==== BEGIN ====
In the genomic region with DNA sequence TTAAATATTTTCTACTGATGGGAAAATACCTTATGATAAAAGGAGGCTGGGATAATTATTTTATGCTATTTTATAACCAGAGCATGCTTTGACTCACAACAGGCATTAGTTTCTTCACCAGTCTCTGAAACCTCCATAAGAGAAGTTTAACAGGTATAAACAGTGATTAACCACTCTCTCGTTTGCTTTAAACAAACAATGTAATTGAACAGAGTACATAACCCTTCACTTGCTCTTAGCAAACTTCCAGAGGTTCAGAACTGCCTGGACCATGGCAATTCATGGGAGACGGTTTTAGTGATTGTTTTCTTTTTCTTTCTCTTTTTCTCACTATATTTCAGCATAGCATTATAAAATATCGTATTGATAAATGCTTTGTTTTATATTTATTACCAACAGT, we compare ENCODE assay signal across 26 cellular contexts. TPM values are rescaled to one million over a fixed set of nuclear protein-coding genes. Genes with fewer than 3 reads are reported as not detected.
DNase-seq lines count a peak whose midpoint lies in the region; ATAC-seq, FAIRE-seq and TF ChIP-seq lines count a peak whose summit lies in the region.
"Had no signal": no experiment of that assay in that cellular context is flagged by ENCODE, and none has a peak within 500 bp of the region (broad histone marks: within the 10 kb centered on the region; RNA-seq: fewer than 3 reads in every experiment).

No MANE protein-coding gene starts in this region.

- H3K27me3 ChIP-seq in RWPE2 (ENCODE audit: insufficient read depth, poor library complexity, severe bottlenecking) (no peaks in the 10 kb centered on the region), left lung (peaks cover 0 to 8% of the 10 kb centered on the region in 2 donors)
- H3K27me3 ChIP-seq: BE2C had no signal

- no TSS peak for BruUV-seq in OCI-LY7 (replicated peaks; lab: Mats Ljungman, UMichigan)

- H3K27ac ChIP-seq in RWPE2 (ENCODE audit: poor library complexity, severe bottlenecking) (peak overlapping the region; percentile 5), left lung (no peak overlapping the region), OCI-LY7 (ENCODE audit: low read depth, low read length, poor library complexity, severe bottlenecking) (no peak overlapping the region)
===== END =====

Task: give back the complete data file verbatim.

In the genomic region with DNA sequence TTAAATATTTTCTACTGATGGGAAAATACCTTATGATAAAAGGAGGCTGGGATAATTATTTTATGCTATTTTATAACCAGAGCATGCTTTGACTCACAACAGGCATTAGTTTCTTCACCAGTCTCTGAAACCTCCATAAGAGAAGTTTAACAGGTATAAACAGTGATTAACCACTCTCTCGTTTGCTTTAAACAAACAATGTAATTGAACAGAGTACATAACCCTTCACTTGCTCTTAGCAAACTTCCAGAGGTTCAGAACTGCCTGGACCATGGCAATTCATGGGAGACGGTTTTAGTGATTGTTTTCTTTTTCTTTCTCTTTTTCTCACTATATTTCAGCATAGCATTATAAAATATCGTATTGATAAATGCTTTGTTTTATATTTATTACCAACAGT, we compare ENCODE assay signal across 26 cellular contexts. TPM values are rescaled to one million over a fixed set of nuclear protein-coding genes. Genes with fewer than 3 reads are reported as not detected.
DNase-seq lines count a peak whose midpoint lies in the region; ATAC-seq, FAIRE-seq and TF ChIP-seq lines count a peak whose summit lies in the region.
"Had no signal": no experiment of that assay in that cellular context is flagged by ENCODE, and none has a peak within 500 bp of the region (broad histone marks: within the 10 kb centered on the region; RNA-seq: fewer than 3 reads in every experiment).

No MANE protein-coding gene starts in this region.

- H3K27me3 ChIP-seq in RWPE2 (ENCODE audit: insufficient read depth, poor library complexity, severe bottlenecking) (no peaks in the 10 kb centered on the region), left lung (peaks cover 0 to 8% of the 10 kb centered on the region in 2 donors)
- H3K27me3 ChIP-seq: BE2C had no signal

- no TSS peak for BruUV-seq in OCI-LY7 (replicated peaks; lab: Mats Ljungman, UMichigan)

- H3K27ac ChIP-seq in RWPE2 (ENCODE audit: poor library complexity, severe bottlenecking) (peak overlapping the region; percentile 5), left lung (no peak overlapping the region), OCI-LY7 (ENCODE audit: low read depth, low read length, poor library complexity, severe bottlenecking) (no peak overlapping the region)